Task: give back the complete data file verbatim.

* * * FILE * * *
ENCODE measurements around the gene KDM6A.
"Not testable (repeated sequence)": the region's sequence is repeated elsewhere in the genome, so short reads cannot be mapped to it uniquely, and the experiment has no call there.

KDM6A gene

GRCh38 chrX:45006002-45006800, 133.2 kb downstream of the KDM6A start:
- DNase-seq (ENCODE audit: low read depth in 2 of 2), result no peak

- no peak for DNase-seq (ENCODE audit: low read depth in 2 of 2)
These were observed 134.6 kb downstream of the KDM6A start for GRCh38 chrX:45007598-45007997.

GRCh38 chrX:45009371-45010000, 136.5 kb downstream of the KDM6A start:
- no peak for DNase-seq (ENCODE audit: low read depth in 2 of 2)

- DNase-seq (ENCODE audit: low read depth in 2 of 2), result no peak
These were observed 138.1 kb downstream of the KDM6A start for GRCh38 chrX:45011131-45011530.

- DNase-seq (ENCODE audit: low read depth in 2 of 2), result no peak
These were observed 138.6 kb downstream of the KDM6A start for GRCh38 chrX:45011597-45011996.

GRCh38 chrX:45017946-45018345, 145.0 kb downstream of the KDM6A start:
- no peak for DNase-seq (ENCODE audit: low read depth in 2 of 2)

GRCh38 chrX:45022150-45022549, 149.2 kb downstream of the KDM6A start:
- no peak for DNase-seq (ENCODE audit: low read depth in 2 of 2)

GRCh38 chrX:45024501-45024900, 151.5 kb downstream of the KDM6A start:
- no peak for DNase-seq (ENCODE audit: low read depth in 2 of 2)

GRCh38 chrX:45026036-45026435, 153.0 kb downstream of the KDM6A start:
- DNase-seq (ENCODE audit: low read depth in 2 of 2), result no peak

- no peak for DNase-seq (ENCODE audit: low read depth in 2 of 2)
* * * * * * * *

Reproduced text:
ENCODE measurements around the gene KDM6A.
"Not testable (repeated sequence)": the region's sequence is repeated elsewhere in the genome, so short reads cannot be mapped to it uniquely, and the experiment has no call there.

KDM6A gene

GRCh38 chrX:45006002-45006800, 133.2 kb downstream of the KDM6A start:
- DNase-seq (ENCODE audit: low read depth in 2 of 2), result no peak

- no peak for DNase-seq (ENCODE audit: low read depth in 2 of 2)
These were observed 134.6 kb downstream of the KDM6A start for GRCh38 chrX:45007598-45007997.

GRCh38 chrX:45009371-45010000, 136.5 kb downstream of the KDM6A start:
- no peak for DNase-seq (ENCODE audit: low read depth in 2 of 2)

- DNase-seq (ENCODE audit: low read depth in 2 of 2), result no peak
These were observed 138.1 kb downstream of the KDM6A start for GRCh38 chrX:45011131-45011530.

- DNase-seq (ENCODE audit: low read depth in 2 of 2), result no peak
These were observed 138.6 kb downstream of the KDM6A start for GRCh38 chrX:45011597-45011996.

GRCh38 chrX:45017946-45018345, 145.0 kb downstream of the KDM6A start:
- no peak for DNase-seq (ENCODE audit: low read depth in 2 of 2)

GRCh38 chrX:45022150-45022549, 149.2 kb downstream of the KDM6A start:
- no peak for DNase-seq (ENCODE audit: low read depth in 2 of 2)

GRCh38 chrX:45024501-45024900, 151.5 kb downstream of the KDM6A start:
- no peak for DNase-seq (ENCODE audit: low read depth in 2 of 2)

GRCh38 chrX:45026036-45026435, 153.0 kb downstream of the KDM6A start:
- DNase-seq (ENCODE audit: low read depth in 2 of 2), result no peak

- no peak for DNase-seq (ENCODE audit: low read depth in 2 of 2)